Scams calls and emails are mere annoyances to most, but to older people, they can be a threat, causing confusion, anxiety, and, in some cases, leading to financial ruin.
A caller may say he's a bailiff representing a relative jailed in a foreign country, and he can assist by brokering money through a wire service.
Or a voice mail offers congratulations on winning a lottery in Jamaica or Canada and only a processing fee needs to be made. Or a computer screen flashes with the warning of impending failure unless the number on the screen is called immediately, leading to payments and the compromise of personal data.
Particularly rampant is the roto caller scam, where someone claims to be a credit card representative in order to extract personal information from the victim.
Those scenarios represent just a few of the growing number of schemes that target the elderly, costing an estimated $2.1 billion nationally, said elder abuse prevention advocate Ralph Oneal, who is based in St. Tammany Parish.
The number is actually much higher, Oneal said, because it's estimated only one in every 24 cases is reported.
“There is no central collection point for those cases," he said, "and it’s sad.”
Oneal is the organizer of the upcoming Gulf Coast Elder Abuse Conference, which offers education and training to professionals who work with seniors in nursing, social work, law enforcement and banking. The event will be held June 24-26 at the Harbor Center in Slidell.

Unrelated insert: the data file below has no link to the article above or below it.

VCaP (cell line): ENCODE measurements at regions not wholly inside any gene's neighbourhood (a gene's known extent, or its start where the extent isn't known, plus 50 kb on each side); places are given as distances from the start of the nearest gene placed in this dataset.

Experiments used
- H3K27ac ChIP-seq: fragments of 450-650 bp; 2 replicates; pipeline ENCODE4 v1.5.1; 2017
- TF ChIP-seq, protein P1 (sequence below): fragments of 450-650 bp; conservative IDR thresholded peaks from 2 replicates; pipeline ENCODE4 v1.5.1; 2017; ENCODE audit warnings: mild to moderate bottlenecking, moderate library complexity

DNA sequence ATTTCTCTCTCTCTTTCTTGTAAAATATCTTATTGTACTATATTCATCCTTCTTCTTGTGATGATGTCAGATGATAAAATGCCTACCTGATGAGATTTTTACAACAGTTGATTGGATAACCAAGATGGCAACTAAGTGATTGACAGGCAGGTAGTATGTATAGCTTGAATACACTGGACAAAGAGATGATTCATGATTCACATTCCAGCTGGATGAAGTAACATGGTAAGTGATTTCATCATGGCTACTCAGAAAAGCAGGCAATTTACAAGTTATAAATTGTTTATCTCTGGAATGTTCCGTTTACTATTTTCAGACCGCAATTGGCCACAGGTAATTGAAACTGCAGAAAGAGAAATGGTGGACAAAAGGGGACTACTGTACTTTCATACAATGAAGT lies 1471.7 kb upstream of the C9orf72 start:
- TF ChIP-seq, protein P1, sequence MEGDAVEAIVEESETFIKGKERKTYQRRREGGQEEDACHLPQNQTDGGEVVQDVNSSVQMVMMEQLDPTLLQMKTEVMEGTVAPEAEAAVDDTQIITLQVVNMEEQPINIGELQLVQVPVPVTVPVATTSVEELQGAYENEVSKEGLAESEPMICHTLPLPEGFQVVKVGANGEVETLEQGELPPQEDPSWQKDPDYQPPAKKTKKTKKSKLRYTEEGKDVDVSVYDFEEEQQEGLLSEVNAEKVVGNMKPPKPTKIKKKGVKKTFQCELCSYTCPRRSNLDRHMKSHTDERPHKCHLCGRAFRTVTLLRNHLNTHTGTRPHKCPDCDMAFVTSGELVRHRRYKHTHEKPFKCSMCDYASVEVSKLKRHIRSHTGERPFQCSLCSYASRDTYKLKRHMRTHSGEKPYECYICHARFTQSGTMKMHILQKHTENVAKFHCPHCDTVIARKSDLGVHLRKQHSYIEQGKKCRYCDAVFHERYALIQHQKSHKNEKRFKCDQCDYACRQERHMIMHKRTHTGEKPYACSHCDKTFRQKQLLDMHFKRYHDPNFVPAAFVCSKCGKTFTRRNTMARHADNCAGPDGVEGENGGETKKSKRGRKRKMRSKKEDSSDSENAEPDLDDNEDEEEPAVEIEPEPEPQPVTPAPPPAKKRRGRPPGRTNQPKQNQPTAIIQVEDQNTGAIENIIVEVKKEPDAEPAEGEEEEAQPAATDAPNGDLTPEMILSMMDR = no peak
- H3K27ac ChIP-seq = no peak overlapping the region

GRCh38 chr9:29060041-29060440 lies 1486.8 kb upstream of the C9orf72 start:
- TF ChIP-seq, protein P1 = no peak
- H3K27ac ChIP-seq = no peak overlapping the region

Oneal said 65% of all elder abuse is financial exploitation, with family members the most frequent offenders.
Successful scams are hard to track, he said, because they don’t fall into the same category as burglary or assault, and often victims are too embarrassed to report them. The aim of the conference is to help those who work with seniors quickly spot fraud and protect potential victims.
The trickiest scams to track are those that come across a computer screen or via a phone call, said technology expert Steve Bordelon.
“I have seen concrete examples of these scams, and unfortunately, by the time I get involved, a computer already has been infected with a virus or the victim has paid money to a scammer,” he said.
“There is no telling how much money gets stolen from elderly victims," added Bordelon, who has been in the technology field for 40 years.
Scammers are successful not because seniors are dumb or incapable, Oneal said, "but because they are more trusting in many cases. And also because if these scammers lived in Hollywood, they would win Oscars for their performances.”
Registration is open for the Elder Abuse Conference, which offers 48 hours of instruction and will feature presentations from the American Banking Association, the FBI, the U.S. Department of Justice, the Consumer Financial Protection Bureau and other law enforcement agencies.
Preregistration is required by June 24 at elderabuseconference.org/senior-event or by calling (985) 377-4732.